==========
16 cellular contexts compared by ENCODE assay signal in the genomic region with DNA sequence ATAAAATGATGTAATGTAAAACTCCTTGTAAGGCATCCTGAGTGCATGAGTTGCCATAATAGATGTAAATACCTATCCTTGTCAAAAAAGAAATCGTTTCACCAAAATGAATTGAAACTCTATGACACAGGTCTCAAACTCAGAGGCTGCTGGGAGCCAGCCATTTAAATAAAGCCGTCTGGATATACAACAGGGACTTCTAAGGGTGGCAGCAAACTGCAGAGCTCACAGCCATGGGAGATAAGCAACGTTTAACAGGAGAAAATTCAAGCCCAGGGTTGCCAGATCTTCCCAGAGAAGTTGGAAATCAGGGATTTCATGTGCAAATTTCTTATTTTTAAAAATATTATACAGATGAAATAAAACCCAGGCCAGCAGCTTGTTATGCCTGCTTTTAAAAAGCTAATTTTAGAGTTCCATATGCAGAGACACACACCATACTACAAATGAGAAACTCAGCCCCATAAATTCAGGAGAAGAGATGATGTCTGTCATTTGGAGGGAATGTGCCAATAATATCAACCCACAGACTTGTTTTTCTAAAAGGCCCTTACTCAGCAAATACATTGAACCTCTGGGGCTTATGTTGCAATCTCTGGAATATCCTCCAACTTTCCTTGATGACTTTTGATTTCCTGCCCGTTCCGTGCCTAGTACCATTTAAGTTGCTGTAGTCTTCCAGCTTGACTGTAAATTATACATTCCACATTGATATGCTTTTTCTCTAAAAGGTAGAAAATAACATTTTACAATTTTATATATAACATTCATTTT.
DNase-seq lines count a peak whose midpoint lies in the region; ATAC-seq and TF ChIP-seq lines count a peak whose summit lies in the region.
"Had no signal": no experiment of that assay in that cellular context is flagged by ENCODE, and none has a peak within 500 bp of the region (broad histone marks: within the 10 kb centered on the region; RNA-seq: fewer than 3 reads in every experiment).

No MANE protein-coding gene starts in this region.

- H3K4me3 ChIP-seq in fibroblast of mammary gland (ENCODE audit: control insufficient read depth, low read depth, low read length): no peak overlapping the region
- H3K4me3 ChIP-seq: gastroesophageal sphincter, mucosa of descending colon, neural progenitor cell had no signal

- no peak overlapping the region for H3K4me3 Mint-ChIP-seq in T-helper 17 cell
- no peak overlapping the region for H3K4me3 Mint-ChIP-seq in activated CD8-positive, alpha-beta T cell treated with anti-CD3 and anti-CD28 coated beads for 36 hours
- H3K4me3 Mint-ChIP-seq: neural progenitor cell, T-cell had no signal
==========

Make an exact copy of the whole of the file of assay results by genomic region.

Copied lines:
16 cellular contexts compared by ENCODE assay signal in the genomic region with DNA sequence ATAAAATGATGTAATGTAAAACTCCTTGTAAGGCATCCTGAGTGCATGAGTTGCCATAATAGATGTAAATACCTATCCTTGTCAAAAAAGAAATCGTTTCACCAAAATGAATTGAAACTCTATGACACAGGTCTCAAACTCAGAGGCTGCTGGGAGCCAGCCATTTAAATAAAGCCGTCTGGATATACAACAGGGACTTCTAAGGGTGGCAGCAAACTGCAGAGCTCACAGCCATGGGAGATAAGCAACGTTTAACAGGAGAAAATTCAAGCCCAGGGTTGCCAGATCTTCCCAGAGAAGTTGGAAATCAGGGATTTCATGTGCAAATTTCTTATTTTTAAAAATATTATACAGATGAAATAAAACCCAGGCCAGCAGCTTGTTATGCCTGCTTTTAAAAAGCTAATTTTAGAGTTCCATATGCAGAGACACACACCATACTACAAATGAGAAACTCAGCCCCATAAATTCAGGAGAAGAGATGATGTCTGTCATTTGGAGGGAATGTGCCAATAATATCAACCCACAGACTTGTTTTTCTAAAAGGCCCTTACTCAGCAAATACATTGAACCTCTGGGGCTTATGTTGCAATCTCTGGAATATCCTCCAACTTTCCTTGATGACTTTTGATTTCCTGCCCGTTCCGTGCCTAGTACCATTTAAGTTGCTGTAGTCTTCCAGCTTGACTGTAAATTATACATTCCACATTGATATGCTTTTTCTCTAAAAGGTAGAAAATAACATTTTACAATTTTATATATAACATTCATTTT.
DNase-seq lines count a peak whose midpoint lies in the region; ATAC-seq and TF ChIP-seq lines count a peak whose summit lies in the region.
"Had no signal": no experiment of that assay in that cellular context is flagged by ENCODE, and none has a peak within 500 bp of the region (broad histone marks: within the 10 kb centered on the region; RNA-seq: fewer than 3 reads in every experiment).

No MANE protein-coding gene starts in this region.

- H3K4me3 ChIP-seq in fibroblast of mammary gland (ENCODE audit: control insufficient read depth, low read depth, low read length): no peak overlapping the region
- H3K4me3 ChIP-seq: gastroesophageal sphincter, mucosa of descending colon, neural progenitor cell had no signal

- no peak overlapping the region for H3K4me3 Mint-ChIP-seq in T-helper 17 cell
- no peak overlapping the region for H3K4me3 Mint-ChIP-seq in activated CD8-positive, alpha-beta T cell treated with anti-CD3 and anti-CD28 coated beads for 36 hours
- H3K4me3 Mint-ChIP-seq: neural progenitor cell, T-cell had no signal